People will need to be double-jabbed to get in nightclubs from autumn

FALMOUTH, ENGLAND - JUNE 10: British Prime Minister Boris Johnson during a visit to Falmouth's Marit

Boris Johnson waves to onlookers during a visit to Falmouth ahead of the G7 summit - Credit: Getty Images

On the day England's nightclubs were allowed to open for the first time since March 2020, Boris Johnson set out plans to make vaccine passports compulsory for entry - with proof of a negative test no longer enough.

Some 35pc of 18 to 30-year-olds - three million people - were unvaccinated, and the Prime Minister told a press conference: "Some of life's most important pleasures and opportunities are likely to be increasingly dependent on vaccination."

The number of countries requiring double vaccination as a condition of quarantine-free travel was "likely to grow".

(left to right) Chloe Waite, Gabriel Wildsmith and Alex Clarke queue up for the Egg nightclub in Lon

(left to right) Chloe Waite, Gabriel Wildsmith and Alex Clarke queue up for the Egg nightclub in London, for when the final legal coronavirus restrictions are lifted in England at midnight. Picture date: Sunday July 18, 2021. - Credit: PA

Mr Johnson said there was also concern about the "continuing risk posed by nightclubs", adding: "I don't want to have to close nightclubs again as they have elsewhere, but it does mean nightclubs need to do the socially responsible thing and make use of the NHS Covid pass.

"I should serve notice now that by the end of September, when all over-18s will have had their chance to be double jabbed, we are planning to make full vaccination the condition of entry to nightclubs and other venues where large crowds gather."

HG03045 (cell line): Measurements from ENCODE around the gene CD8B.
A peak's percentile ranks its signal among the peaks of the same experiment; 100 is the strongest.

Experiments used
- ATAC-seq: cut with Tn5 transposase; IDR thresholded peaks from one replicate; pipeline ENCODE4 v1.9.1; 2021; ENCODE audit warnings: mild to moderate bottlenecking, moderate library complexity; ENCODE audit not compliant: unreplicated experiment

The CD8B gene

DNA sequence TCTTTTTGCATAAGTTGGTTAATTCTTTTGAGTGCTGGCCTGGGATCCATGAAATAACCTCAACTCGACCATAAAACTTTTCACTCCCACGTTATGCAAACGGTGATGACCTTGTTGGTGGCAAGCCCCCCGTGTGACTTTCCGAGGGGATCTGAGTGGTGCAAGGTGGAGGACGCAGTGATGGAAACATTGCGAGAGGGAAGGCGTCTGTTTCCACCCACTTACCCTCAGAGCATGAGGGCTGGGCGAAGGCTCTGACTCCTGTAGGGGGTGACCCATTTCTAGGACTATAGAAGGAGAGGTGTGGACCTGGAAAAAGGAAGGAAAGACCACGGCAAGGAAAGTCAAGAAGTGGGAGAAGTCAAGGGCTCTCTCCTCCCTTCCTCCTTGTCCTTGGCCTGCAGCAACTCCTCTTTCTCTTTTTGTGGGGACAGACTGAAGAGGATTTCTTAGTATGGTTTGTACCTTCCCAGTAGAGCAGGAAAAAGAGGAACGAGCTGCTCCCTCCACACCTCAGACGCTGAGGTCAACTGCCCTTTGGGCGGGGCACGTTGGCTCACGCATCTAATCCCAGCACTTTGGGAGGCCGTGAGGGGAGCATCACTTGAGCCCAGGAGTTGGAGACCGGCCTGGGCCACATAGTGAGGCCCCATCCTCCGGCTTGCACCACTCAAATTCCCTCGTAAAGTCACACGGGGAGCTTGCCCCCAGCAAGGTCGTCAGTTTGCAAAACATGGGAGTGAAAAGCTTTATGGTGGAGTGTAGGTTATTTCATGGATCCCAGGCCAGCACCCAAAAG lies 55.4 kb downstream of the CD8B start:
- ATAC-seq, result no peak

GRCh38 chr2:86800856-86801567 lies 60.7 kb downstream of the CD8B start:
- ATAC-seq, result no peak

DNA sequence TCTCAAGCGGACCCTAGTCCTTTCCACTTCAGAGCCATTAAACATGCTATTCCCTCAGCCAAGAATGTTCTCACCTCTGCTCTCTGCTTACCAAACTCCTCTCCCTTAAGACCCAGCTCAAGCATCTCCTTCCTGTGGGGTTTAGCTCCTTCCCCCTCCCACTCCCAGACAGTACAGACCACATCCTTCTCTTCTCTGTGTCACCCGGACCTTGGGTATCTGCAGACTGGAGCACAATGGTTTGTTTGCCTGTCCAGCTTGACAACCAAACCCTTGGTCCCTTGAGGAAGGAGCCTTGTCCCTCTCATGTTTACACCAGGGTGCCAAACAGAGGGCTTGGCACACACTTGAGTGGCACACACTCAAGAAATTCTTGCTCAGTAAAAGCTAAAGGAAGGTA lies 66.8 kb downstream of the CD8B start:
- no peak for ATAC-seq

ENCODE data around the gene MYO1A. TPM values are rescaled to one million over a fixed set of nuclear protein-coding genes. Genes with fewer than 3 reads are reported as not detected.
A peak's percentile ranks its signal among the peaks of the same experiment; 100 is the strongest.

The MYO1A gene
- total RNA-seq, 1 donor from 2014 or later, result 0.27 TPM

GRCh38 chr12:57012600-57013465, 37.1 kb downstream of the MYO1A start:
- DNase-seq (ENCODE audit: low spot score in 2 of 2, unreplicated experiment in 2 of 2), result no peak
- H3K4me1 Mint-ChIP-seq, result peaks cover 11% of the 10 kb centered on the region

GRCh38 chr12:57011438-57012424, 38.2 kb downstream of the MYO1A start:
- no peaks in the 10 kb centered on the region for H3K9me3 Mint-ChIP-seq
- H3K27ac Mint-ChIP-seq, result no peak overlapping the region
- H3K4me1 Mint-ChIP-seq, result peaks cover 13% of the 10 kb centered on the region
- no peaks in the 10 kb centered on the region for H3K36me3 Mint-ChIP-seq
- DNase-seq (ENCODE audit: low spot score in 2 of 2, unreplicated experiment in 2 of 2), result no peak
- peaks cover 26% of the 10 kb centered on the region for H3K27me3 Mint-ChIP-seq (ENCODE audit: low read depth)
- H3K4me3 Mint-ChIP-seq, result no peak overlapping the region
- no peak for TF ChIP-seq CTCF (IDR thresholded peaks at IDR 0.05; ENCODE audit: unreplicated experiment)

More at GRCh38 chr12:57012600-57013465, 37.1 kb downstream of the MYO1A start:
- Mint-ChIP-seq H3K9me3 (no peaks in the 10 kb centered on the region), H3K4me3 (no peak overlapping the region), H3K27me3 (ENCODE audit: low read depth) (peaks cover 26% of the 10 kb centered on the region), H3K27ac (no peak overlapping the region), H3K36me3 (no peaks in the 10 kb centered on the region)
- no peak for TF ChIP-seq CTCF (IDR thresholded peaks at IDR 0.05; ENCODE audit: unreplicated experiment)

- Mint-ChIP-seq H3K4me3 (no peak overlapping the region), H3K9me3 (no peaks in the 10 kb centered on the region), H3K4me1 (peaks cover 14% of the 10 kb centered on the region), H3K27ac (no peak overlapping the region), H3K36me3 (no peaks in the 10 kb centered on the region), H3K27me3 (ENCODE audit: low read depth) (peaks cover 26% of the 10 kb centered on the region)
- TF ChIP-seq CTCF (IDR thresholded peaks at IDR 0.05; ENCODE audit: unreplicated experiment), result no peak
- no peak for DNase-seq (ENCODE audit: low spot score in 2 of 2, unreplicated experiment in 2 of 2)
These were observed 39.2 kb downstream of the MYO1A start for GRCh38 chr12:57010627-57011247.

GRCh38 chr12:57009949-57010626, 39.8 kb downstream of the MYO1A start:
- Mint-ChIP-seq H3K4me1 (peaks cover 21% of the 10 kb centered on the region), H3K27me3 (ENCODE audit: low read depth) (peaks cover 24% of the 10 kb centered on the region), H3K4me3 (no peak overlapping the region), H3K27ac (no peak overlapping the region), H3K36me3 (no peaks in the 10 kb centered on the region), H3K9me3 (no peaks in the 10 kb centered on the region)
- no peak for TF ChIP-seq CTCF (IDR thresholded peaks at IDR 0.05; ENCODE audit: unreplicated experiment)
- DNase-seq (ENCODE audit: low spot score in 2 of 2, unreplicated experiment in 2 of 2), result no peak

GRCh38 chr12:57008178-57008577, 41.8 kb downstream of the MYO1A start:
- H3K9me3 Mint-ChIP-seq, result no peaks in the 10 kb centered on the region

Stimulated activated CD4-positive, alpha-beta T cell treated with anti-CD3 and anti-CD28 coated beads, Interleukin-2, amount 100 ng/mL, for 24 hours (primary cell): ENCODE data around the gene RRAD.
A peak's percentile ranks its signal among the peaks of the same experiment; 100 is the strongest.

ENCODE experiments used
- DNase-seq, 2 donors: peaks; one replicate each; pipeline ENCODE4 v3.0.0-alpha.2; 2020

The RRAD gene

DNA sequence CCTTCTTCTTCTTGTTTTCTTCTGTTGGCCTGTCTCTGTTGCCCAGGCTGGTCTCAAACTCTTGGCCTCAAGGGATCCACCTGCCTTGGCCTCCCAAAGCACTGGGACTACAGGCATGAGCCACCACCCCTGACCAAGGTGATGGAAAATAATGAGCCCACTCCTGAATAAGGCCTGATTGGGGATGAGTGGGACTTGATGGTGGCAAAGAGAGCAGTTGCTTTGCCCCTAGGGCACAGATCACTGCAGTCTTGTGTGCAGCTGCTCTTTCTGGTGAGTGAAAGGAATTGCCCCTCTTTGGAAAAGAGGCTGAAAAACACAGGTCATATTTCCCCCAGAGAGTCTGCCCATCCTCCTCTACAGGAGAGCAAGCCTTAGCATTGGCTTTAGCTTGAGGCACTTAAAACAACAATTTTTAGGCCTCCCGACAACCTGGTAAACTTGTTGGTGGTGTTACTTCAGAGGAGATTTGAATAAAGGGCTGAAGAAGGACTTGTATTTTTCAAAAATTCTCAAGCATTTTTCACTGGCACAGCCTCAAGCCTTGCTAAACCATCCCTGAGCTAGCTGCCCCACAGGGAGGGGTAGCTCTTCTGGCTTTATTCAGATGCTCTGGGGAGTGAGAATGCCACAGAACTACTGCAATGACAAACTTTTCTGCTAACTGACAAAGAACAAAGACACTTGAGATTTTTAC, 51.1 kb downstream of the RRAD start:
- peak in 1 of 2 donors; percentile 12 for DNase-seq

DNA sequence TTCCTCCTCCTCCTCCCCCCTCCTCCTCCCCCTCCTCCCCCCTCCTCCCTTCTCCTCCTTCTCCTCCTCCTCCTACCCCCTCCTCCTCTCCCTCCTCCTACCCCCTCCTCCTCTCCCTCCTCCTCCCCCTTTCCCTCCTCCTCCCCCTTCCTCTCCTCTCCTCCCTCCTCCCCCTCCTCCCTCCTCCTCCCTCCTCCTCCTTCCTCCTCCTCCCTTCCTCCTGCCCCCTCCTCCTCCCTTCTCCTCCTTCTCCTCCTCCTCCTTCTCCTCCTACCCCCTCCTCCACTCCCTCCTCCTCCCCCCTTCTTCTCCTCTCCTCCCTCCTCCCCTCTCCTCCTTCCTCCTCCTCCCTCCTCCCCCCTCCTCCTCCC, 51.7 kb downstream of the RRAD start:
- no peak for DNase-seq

Also in the update, figures highlighting the rising rates of the current spike were shown.

The Prime Minister stated that while case rates are increasing "well within the margins" of the roadmap out of lockdown, hospital admissions and death rates are not matching those from the previous spikes.

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Mr Johnson said people had to accept that increasing numbers would be required to self-isolate "as a consequence of living with Covid".

Fans celebrate before bar and beyond is evacuated during the England v Sweden game
Byline: Sonya Du

Bar&Beyond in Norwich and across the rest of the country will not be enforcing vaccine passports, according the chief executive of the firm which owns the nightclub chain. - Credit: Sonya Duncan

The Prime Minister, speaking from his own self-isolation in Chequers, said: "I know how frustrating it is for all those who have been affected or pinged."

But people identified as contacts were "at least five times more likely to be infected than others".

"Even if they have been vaccinated there is a significant risk that they can still pass the disease on.

"And so as we go forward I'm afraid that the continuing sacrifice of this large minority, those of us who have been asked to isolate, remains important to allow the rest of society to get back to something like normality.

"I'm afraid that at this stage it's simply a consequence of living with Covid and opening up when cases are high in the way that we are."

UK chief scientific adviser Sir Patrick Vallance said nightclubs could be "potential super spreading events"

He told the press conference: "Right the way across the world we've seen that nightclubs and venues where you've got lots of people indoors, crowded together, are a focus for potential super spreading events, and that has also been seen in terms of what's happened in Holland and Israel where nightclubs opened, and you saw a big increase in cases.

"So I think it's... there's no question that that is an environment in which spreading is easier, you've got lots of people quite close together, you've got the environment in which spreading becomes easier.

"And I would expect that with opening of nightclubs, we'll continue to see an increase in cases and we will see outbreaks related to specific nightclubs as well.

"And that's, again, why it's so important that everybody comes and gets a vaccine, so that we can reduce the chance of spread, and we can reduce the chance of consequences of that spread."